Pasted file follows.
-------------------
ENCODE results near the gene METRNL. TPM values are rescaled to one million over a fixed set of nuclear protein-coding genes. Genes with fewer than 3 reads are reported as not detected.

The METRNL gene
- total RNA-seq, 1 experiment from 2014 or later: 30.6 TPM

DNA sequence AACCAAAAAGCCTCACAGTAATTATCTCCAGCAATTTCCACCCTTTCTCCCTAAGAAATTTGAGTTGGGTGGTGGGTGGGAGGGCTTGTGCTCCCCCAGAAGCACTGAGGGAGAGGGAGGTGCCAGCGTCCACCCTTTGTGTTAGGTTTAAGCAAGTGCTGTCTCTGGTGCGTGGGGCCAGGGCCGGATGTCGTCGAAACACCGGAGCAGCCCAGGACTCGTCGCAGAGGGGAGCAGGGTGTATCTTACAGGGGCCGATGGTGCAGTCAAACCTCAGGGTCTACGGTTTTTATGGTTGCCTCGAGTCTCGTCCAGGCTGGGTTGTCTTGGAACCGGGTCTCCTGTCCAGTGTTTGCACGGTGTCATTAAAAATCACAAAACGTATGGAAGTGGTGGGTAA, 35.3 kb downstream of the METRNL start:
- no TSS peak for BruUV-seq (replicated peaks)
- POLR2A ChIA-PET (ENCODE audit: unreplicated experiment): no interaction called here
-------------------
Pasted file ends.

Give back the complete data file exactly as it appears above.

ENCODE results near the gene METRNL. TPM values are rescaled to one million over a fixed set of nuclear protein-coding genes. Genes with fewer than 3 reads are reported as not detected.

The METRNL gene
- total RNA-seq, 1 experiment from 2014 or later: 30.6 TPM

DNA sequence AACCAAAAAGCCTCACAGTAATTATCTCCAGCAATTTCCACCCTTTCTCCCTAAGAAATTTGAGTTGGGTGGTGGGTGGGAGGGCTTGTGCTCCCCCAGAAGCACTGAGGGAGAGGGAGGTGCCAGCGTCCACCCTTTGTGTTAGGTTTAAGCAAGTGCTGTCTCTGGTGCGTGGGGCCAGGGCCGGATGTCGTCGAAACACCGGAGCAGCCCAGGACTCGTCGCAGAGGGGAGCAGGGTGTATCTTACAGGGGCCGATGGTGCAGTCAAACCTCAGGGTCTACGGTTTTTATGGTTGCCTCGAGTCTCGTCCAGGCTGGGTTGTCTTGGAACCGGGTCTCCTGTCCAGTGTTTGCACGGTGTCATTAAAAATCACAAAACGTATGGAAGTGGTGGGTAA, 35.3 kb downstream of the METRNL start:
- no TSS peak for BruUV-seq (replicated peaks)
- POLR2A ChIA-PET (ENCODE audit: unreplicated experiment): no interaction called here